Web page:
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Archive for the ‘Waiting For Weekend’


Waiting for the Weekend: Is Karma More Powerful Than Talent? 4

Posted on January 21, 2010 by Dean Hybl
Sunday will be the biggest game between the Colts and Jets since Super Bowl III.

Sunday will be the biggest game between the Colts and Jets since Super Bowl III.

Okay, be honest. How many people had the New York Jets reaching the AFC Championship Game in their preseason predictions? Other than maybe ESPN’s resident Jets cheerleader Mike Greenberg, I seriously doubt there were many folks giving the Jets much of a chance.

The general consensus is that their improbable playoff run will end this weekend in Indianapolis, but the more I look at this Jets team the more I think they might have karma on their side.

First off, can you pick a more appropriate opponent for the underdog Jets to beat and earn their first Super Bowl trip in 41 years?

When the Jets beat the Big, Bad Baltimore Colts in Super Bowl III it forever changed the game of professional football.

A win by the current Jets over the Indianapolis Colts wouldn’t have quite the impact to the history of the sport, but it would certainly make the short-list of all-time playoff upsets.

That game represented the changing of the guard with young and boastful Joe Namath taking the reins from aging veteran Johnny Unitas.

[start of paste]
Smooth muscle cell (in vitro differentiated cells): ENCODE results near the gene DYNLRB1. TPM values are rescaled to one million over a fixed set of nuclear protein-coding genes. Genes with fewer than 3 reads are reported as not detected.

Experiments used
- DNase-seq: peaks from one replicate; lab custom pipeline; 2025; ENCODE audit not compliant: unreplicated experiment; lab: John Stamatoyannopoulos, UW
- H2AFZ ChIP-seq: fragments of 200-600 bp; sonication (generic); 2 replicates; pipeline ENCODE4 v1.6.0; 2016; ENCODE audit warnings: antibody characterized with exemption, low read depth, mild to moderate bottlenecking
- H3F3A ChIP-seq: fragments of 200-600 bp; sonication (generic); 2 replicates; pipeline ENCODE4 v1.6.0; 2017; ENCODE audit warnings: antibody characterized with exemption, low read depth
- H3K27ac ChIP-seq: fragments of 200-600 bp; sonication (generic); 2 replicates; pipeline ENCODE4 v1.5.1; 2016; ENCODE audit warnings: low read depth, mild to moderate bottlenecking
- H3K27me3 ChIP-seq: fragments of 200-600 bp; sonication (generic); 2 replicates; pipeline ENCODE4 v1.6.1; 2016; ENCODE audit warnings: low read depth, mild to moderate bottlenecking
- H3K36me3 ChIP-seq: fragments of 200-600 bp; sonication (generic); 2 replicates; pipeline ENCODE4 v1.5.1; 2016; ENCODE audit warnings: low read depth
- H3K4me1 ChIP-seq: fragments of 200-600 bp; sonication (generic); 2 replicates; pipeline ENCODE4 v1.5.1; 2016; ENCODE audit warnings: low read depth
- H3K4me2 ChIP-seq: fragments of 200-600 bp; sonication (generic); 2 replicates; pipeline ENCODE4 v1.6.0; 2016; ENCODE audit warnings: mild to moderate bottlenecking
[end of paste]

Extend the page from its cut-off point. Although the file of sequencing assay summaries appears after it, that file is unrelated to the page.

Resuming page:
In the quarterback battle of 2010, Jets youngster Mark Sanchez is not as loud and glamorous as Namath, but he has the same kind of dark good looks that made Namath a star. Sanchez has yet to display the same kind of passing ability as Namath, who was the first quarterback to pass for 4,000 yards in a season, but he has made a great start and has time on his side. Read the rest of this entry →

Waiting for the Weekend: Paying Your Dues 1

Posted on January 15, 2010 by Dean Hybl
Tony Romo has earned star status in the NFL despite being undrafted out of Eastern Illinois.

Tony Romo has earned star status in the NFL despite being undrafted out of Eastern Illinois.

In this era when multi-million dollar contracts are often lavished on players and coaches who have done little to justify such riches, there are still examples out there of people who are enjoying success after paying their dues.

Below are the stories of a player, coach and a broadcaster who are all now enjoying the fruits of success after taking the tough road to glory.

Wearing The Star

There are some that think because Tony Romo is the quarterback of the Dallas Cowboys and received lots of recognition long before he won a playoff game that he has been handed success.

In reality, that perception couldn’t be further from the truth.

I would argue that there have been very few superstar quarterbacks in NFL history who have overcome as many obstacles to success as Romo.

Consider that of the eight quarterbacks still in the NFL Playoffs, four were selected in the first round of the NFL Draft, two were selected in the second round and the other two (Warner and Romo) were undrafted free agents.

Warner is the ultimate underdog story and his tale has been told many times over the last decade, but Romo’s rise from obscurity to stardom also deserves to be recognized.